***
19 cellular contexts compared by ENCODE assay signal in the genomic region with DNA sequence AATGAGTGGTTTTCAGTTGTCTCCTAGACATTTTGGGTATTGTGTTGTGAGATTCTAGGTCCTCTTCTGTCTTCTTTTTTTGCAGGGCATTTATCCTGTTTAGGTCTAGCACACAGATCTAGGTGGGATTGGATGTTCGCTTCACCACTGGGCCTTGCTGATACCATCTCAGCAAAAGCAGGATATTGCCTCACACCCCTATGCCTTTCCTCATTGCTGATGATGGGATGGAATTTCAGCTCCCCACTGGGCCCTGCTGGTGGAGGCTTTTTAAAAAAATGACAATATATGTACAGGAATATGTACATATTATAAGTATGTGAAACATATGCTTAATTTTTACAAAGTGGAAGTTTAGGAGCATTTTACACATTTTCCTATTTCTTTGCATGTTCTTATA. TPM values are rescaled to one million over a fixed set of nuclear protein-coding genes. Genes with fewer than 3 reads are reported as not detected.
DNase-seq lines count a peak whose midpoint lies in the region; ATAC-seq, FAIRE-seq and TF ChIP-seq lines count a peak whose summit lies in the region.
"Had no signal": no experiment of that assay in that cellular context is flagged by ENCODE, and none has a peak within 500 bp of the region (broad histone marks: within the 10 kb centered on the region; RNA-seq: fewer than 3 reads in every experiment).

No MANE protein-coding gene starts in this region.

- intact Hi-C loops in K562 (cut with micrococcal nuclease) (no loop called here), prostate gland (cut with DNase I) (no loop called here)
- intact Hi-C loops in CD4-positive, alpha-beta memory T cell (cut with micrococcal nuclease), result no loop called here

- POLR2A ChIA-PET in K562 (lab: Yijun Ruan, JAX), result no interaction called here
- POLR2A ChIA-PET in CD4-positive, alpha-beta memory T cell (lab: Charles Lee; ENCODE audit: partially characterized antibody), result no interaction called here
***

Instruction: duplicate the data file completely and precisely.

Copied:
19 cellular contexts compared by ENCODE assay signal in the genomic region with DNA sequence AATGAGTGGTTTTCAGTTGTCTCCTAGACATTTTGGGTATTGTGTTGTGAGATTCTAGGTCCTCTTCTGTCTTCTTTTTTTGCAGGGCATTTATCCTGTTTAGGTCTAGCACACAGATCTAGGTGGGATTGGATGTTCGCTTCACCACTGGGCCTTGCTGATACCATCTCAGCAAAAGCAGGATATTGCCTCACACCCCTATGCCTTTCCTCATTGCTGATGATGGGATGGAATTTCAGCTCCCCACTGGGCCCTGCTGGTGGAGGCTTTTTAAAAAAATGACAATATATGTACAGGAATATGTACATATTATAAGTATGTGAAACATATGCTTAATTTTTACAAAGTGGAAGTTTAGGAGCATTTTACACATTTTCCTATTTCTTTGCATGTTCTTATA. TPM values are rescaled to one million over a fixed set of nuclear protein-coding genes. Genes with fewer than 3 reads are reported as not detected.
DNase-seq lines count a peak whose midpoint lies in the region; ATAC-seq, FAIRE-seq and TF ChIP-seq lines count a peak whose summit lies in the region.
"Had no signal": no experiment of that assay in that cellular context is flagged by ENCODE, and none has a peak within 500 bp of the region (broad histone marks: within the 10 kb centered on the region; RNA-seq: fewer than 3 reads in every experiment).

No MANE protein-coding gene starts in this region.

- intact Hi-C loops in K562 (cut with micrococcal nuclease) (no loop called here), prostate gland (cut with DNase I) (no loop called here)
- intact Hi-C loops in CD4-positive, alpha-beta memory T cell (cut with micrococcal nuclease), result no loop called here

- POLR2A ChIA-PET in K562 (lab: Yijun Ruan, JAX), result no interaction called here
- POLR2A ChIA-PET in CD4-positive, alpha-beta memory T cell (lab: Charles Lee; ENCODE audit: partially characterized antibody), result no interaction called here